dataex -- Generate a properly formatted data example for Statalist
dataex is community-contributed software. It is written and maintained
by its authors, Robert Picard and Nicholas J. Cox. It is installed with
official Stata for the convenience of users posting on online forums such
as Statalist. It is also available in identical form from the
Statistical Software Components (SSC) archive (see help ssc).
dataex [varlist] [if] [in] [, varlabel elsewhere count(#)]
dataex is for producing a data example to include in a post on Statalist.
Make sure that you have read the FAQ before posting. Users who read your
post will be able to copy the code generated by dataex and re-create the
The input command is used to enter the data into Stata variables of the
same type as the original variables in memory. All numeric datetime
variables will be correctly formatted, and all numeric variables with
associated value labels will also be re-created. If the varlabel option
is specified, the results will include commands to regenerate all
Copy what is produced by dataex in the Stata Results window to your post
on Statalist. Make sure to include the [CODE] and [/CODE] lines. You
can use the Preview button, just to the left of the Post Reply button, to
verify within Statalist that the data example is correctly formatted.
The output produced by dataex may also be useful outside Statalist in
other forums, or even privately, say, in communicating with StataCorp
technical support. In other forums or privately, the [CODE] and [/CODE]
lines will not be useful and may be omitted. As a convenience, the
option elsewhere may be used to suppress display of such lines.
General advice on posting example data includes the following:
1. It should be evident that readers can understand your dataset
only to the extent that you explain it clearly. A detailed
verbal explanation is likely to be too long to read and too hard
for readers to absorb. So, use examples!
2. Aim for a minimal, complete, and verifiable example.
3. The word "minimal" underlines that small examples (say, 5 to 10
observations) may be quite sufficient to explain your data
structure, variable types, and names. It is also true that your
example should be "complete" enough to make your question clear.
By providing data that you have used, you make your question
4. Even if you use a mutually accessible dataset (say, one read in
with sysuse or webuse), providing code that others can run
quickly will be very helpful.
dataex is not offered as a "one size fits all" solution to providing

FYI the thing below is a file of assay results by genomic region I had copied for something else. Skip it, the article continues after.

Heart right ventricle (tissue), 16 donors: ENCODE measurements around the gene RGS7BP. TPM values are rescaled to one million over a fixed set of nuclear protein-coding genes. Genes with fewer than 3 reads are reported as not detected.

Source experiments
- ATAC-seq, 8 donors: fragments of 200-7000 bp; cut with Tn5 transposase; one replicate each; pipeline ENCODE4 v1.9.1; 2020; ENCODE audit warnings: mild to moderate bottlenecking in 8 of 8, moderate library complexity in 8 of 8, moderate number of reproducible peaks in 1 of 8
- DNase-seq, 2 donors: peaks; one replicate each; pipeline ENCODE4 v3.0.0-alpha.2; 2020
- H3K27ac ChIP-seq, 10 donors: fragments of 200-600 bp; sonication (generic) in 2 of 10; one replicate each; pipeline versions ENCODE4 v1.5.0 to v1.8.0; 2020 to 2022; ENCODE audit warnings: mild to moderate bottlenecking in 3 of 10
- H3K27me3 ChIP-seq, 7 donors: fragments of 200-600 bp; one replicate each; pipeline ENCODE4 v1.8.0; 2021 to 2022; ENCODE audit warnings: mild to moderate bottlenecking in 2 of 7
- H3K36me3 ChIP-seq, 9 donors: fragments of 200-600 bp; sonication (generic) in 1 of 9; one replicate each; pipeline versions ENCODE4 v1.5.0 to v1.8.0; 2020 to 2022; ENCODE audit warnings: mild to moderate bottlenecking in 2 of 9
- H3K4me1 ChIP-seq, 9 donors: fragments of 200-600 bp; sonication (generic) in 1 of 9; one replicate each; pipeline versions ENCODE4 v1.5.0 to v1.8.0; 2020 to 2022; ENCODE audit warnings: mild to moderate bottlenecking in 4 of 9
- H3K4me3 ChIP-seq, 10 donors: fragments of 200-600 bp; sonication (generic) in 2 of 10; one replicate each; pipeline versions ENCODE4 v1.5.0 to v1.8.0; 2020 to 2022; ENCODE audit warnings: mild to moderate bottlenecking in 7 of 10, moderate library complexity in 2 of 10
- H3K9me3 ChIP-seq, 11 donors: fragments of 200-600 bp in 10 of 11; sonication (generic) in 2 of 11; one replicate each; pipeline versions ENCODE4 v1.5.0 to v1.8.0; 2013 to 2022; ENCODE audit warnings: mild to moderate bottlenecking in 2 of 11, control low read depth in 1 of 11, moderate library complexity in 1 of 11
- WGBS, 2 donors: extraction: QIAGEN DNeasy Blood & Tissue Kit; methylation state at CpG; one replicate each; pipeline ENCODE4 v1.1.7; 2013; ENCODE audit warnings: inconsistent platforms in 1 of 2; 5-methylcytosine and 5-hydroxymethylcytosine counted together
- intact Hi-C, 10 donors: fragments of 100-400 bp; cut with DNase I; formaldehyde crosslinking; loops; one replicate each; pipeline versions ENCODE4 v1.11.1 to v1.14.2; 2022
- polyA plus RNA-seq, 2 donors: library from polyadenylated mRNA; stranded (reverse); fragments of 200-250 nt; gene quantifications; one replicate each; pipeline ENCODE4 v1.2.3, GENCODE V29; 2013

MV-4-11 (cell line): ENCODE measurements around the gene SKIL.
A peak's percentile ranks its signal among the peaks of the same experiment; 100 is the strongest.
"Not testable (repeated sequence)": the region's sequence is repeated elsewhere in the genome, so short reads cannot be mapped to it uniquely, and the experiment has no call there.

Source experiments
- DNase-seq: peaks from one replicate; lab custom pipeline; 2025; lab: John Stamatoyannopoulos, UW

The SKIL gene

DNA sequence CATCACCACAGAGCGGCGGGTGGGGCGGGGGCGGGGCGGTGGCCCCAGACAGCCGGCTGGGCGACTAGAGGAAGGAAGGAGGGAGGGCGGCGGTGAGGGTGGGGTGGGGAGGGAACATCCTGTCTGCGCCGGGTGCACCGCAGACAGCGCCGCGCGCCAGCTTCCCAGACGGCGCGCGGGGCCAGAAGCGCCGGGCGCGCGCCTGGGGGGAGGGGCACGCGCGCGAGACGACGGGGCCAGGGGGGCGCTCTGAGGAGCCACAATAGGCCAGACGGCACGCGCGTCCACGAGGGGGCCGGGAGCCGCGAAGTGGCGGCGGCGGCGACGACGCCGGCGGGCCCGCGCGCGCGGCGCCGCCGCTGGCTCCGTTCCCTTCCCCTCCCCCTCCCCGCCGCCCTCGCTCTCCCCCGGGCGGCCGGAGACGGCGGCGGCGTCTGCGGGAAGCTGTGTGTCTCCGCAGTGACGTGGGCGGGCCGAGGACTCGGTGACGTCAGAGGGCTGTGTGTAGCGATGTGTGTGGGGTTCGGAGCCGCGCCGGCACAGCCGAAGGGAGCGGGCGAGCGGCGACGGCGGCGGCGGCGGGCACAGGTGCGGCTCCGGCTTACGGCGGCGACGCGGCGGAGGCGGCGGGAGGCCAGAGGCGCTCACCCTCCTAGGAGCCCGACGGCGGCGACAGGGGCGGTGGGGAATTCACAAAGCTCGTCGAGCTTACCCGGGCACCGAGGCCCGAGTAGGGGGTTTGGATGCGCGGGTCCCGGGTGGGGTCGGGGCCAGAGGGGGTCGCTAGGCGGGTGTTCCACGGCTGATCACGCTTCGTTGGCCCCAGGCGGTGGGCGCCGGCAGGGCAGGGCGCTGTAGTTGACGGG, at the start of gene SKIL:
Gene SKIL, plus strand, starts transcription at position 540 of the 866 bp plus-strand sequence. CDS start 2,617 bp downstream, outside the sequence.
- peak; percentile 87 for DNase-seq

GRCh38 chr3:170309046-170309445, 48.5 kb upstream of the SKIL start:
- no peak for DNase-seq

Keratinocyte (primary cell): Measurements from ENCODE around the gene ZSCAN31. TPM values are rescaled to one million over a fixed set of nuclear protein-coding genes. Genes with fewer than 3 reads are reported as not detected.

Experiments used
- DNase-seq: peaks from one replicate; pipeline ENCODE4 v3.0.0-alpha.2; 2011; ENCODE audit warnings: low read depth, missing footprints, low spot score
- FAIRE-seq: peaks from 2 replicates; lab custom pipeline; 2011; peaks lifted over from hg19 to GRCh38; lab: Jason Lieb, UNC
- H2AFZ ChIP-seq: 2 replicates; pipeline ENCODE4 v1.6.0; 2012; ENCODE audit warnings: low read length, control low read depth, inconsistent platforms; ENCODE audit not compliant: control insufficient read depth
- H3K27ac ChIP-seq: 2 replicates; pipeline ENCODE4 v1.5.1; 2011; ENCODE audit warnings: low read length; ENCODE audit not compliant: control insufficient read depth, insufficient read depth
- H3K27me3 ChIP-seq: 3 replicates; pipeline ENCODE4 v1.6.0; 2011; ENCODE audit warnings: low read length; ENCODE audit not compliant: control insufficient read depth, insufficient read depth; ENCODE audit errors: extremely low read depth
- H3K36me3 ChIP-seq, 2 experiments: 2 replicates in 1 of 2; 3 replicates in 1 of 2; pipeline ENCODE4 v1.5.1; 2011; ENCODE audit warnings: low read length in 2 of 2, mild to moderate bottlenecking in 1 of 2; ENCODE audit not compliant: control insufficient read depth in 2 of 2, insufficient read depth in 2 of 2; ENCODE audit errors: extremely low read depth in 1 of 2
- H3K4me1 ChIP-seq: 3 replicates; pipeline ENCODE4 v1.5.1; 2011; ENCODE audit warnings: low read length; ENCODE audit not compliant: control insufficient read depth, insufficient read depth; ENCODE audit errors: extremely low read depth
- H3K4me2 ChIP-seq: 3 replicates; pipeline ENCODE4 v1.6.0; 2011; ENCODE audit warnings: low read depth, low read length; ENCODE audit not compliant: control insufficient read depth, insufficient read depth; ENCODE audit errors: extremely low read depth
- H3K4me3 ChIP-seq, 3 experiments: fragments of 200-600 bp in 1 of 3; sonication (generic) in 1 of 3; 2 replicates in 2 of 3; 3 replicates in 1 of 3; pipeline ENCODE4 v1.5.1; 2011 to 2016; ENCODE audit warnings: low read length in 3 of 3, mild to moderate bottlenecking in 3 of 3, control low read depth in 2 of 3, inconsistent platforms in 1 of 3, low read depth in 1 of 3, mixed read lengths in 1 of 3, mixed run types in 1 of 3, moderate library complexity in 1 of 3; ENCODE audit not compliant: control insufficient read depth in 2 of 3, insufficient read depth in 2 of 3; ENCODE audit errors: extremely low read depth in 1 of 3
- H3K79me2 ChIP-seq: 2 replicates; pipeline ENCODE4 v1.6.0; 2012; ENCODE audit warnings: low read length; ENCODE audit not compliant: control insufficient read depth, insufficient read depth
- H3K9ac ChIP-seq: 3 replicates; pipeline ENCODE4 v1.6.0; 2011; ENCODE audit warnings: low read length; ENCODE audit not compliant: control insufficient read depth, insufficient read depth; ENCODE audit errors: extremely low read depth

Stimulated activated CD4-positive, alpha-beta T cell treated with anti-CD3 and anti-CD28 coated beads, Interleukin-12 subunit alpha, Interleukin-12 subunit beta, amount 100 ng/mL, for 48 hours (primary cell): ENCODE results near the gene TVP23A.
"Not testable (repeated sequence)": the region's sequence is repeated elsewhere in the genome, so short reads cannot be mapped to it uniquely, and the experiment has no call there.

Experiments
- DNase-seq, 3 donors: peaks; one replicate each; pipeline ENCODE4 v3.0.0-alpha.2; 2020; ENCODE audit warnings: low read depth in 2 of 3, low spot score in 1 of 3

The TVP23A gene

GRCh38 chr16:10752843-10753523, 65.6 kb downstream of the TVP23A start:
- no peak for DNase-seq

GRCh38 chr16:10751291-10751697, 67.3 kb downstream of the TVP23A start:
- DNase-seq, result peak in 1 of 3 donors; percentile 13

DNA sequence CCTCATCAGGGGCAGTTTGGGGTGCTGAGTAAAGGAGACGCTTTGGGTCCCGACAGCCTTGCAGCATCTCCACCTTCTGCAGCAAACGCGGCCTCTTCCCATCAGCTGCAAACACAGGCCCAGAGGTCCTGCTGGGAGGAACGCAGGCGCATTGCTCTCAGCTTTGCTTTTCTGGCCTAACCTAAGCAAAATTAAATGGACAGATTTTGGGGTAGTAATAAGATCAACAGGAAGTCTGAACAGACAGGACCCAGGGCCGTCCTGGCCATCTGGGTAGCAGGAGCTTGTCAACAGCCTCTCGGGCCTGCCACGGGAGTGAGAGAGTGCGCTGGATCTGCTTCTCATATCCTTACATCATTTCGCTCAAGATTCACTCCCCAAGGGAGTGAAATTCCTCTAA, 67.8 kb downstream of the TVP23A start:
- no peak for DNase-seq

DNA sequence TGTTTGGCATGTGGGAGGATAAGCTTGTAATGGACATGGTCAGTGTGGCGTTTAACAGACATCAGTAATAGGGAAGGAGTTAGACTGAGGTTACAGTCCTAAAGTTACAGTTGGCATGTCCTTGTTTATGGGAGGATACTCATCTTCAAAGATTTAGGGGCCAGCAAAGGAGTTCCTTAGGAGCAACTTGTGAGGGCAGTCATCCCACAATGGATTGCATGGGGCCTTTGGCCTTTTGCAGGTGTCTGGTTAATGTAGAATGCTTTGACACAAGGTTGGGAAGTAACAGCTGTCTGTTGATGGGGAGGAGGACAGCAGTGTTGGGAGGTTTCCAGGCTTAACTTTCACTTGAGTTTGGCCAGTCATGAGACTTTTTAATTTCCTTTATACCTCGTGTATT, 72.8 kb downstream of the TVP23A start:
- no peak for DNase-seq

example data. Depending on your problem, explaining other facts about
your dataset may be crucial, say, on its size, what you have tsset or
xtset, and so forth.
varlabel specifies that commands to produce variable labels are also to
elsewhere indicates that your example is for use somewhere other than
Statalist. Display of CODE delimiters intended for Statalist will
therefore be suppressed.
count(#) specifies a limit to the number of observations listed. The
default is count(100).
Prepare a small example from the standard auto dataset.
. sysuse auto
. dataex make price mpg rep78 in 1/5
You present the variables in the order you want. If some variables have
value labels, the results will include commands to re-create them.
. dataex make rep78 price foreign if rep78 == 5
You can use the varlabel option to include commands to regenerate
. dataex make rep78 price foreign if rep78 == 5, var
Numeric datetime variables will also be correctly formatted. In the
following example, the daily date variable date is regenerated using
Stata's internal numeric values and then formatted using the %td format.
The next example shows a quarterly date variable.
. sysuse sp500
. dataex in 1/5
. sysuse gnp96
. dataex in 1/5
If the dataset is large, consider choosing a random sample. The
following example uses randomtag (from SSC) to select 10 random
. ssc install randomtag
. sysuse icd9_cod.dta, clear
. randomtag if length(__code9) == 4, count(10) gen(pick)
. dataex __code9 __desc9 if pick
Many thanks to William Lisowski for his observation that some users may
inadvertently trigger a large data dump and for his thoughtful
suggestions on how to handle the issue.
Nicholas J. Cox, Durham University, UK
SSC: listsome, randomtag
Help: [D] input, [D] data types, [D] datetime, [D] label, [D] encode,